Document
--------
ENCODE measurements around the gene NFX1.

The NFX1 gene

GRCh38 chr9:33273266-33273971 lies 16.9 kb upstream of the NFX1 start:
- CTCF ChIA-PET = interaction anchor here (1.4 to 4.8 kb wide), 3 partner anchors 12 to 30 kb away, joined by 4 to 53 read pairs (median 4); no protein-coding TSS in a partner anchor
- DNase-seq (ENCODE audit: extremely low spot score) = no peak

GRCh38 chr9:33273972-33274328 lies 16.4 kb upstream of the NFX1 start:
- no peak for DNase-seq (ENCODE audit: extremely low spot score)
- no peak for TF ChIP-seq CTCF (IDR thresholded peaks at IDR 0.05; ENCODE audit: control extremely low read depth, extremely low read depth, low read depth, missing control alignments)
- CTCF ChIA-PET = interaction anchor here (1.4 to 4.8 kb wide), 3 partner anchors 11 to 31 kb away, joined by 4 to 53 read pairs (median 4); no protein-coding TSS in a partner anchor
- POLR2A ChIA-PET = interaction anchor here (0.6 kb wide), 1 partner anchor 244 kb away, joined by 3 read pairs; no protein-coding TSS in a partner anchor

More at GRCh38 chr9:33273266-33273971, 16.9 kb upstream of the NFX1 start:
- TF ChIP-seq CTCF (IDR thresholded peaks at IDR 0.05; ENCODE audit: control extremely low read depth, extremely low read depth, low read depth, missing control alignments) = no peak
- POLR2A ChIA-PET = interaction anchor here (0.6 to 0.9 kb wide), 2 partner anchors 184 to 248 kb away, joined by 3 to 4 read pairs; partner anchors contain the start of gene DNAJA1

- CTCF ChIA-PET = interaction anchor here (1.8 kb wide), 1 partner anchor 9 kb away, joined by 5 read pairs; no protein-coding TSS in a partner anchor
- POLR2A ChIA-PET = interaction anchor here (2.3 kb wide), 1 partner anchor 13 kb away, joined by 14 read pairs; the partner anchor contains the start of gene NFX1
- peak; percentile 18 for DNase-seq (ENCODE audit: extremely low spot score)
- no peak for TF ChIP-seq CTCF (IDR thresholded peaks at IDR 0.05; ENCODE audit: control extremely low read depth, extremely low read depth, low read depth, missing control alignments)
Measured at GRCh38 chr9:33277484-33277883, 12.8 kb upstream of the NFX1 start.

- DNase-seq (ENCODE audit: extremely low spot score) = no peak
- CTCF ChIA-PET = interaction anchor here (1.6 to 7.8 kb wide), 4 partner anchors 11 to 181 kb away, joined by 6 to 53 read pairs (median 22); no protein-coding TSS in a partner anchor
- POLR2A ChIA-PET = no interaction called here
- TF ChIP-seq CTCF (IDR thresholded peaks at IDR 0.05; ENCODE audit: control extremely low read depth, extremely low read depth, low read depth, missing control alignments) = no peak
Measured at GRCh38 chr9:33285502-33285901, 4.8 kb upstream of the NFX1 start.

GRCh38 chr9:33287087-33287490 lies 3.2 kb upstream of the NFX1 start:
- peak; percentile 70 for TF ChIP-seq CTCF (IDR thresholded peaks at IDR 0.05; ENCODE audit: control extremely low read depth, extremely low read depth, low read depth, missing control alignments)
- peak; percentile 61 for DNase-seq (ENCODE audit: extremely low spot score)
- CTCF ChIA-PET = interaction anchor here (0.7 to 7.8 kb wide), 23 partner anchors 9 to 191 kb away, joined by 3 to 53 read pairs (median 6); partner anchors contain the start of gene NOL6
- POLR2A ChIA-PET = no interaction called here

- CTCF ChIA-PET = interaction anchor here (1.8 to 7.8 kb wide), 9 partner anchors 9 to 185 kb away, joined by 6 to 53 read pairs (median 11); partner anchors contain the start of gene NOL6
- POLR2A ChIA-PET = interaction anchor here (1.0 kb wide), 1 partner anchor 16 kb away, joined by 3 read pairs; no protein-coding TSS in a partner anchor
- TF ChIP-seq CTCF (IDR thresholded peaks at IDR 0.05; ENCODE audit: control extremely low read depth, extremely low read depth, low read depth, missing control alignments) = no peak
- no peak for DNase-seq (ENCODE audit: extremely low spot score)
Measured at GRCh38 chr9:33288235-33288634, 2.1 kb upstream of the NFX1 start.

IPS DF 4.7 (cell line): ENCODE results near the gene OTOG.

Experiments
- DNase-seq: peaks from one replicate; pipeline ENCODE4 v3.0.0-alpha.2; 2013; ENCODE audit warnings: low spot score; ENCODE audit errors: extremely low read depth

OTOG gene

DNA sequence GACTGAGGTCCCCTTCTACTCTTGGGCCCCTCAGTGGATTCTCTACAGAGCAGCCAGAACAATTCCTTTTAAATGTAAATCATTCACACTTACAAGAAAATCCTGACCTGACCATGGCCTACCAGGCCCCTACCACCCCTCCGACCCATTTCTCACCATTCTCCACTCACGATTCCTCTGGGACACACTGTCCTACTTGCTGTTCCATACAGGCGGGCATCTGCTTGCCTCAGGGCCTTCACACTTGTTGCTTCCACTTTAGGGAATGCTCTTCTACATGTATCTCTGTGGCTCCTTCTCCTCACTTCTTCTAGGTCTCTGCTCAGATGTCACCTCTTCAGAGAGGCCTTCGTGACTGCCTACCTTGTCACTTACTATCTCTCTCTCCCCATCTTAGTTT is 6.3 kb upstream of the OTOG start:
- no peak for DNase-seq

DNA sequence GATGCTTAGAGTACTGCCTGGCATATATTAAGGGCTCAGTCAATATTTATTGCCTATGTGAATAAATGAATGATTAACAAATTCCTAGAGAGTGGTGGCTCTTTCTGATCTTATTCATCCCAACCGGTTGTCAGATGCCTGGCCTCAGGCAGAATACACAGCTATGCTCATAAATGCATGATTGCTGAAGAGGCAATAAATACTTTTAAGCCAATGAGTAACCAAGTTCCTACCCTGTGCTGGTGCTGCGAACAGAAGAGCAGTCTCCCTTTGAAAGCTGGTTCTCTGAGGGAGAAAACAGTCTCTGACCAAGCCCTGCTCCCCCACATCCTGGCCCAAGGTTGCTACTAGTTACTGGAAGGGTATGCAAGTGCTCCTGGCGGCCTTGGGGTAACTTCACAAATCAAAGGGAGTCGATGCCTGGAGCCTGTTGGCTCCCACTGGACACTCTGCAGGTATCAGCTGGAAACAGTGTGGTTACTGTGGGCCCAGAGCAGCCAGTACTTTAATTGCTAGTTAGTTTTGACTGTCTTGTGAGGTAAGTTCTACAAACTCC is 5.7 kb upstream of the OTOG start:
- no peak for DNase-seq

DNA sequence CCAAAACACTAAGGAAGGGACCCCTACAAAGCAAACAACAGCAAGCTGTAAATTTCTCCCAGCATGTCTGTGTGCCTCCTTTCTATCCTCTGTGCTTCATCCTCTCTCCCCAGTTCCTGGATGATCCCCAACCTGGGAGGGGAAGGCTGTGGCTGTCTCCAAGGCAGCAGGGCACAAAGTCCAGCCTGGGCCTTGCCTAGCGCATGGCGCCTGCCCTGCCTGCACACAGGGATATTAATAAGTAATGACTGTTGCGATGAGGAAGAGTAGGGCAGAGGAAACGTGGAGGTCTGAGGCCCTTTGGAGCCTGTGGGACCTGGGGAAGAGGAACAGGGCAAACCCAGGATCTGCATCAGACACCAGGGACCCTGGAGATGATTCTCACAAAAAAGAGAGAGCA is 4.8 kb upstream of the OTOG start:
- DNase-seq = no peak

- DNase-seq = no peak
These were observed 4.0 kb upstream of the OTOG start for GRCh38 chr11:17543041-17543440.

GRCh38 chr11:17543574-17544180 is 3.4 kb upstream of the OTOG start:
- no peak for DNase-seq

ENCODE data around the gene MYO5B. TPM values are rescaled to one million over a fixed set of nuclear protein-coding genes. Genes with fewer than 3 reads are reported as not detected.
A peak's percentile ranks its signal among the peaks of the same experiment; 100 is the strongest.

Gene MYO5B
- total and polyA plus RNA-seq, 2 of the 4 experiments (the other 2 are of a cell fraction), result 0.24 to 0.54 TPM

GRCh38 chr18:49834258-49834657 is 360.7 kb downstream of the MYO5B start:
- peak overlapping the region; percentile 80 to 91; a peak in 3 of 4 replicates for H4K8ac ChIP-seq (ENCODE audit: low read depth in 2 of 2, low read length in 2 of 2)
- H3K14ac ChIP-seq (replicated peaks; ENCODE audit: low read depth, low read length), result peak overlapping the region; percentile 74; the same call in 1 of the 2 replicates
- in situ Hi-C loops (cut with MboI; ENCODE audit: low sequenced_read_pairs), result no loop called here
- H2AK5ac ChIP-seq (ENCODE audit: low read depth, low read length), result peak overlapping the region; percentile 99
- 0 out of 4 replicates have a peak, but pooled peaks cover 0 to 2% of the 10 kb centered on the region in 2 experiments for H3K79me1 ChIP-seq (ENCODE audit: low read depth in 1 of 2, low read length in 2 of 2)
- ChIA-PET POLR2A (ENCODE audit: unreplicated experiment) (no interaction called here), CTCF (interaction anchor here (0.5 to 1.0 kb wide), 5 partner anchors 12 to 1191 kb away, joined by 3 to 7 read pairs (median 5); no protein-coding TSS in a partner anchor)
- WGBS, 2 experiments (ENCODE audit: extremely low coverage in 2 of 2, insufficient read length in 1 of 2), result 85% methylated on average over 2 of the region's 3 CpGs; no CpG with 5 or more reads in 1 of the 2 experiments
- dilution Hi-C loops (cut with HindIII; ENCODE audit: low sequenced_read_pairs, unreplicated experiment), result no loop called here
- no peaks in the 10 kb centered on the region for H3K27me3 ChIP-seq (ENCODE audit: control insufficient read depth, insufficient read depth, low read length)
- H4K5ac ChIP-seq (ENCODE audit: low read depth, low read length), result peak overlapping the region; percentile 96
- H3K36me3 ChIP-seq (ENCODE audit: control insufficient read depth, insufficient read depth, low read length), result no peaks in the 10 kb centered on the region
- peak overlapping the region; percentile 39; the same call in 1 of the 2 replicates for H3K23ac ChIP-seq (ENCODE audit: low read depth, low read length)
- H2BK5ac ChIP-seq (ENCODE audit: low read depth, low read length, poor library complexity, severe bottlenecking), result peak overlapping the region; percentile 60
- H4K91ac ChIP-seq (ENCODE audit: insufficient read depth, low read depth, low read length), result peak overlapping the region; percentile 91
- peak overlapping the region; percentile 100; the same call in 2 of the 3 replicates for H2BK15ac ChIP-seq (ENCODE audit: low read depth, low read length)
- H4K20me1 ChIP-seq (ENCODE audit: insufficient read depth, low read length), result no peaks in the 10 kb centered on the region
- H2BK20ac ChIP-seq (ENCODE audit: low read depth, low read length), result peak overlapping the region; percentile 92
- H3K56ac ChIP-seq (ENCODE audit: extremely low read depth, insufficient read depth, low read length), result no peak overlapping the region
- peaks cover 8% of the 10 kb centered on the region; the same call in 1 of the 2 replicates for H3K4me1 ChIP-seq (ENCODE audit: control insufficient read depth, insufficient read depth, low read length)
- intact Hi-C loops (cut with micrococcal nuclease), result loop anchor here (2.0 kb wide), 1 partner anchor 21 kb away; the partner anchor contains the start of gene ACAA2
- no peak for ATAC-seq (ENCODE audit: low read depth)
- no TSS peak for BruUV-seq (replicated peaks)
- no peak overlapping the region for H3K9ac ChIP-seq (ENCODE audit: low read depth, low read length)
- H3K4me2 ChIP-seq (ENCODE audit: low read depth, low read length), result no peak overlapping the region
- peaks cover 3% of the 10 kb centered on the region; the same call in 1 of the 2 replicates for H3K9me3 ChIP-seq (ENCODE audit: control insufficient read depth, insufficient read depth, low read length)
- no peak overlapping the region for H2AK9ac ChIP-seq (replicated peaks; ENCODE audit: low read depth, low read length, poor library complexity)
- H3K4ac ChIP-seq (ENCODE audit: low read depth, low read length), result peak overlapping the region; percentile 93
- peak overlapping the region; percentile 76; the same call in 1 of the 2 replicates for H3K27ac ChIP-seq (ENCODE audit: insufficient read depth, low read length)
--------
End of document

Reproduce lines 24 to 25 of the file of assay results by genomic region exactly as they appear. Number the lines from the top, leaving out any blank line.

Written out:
GRCh38 chr9:33287087-33287490 lies 3.2 kb upstream of the NFX1 start:
- peak; percentile 70 for TF ChIP-seq CTCF (IDR thresholded peaks at IDR 0.05; ENCODE audit: control extremely low read depth, extremely low read depth, low read depth, missing control alignments)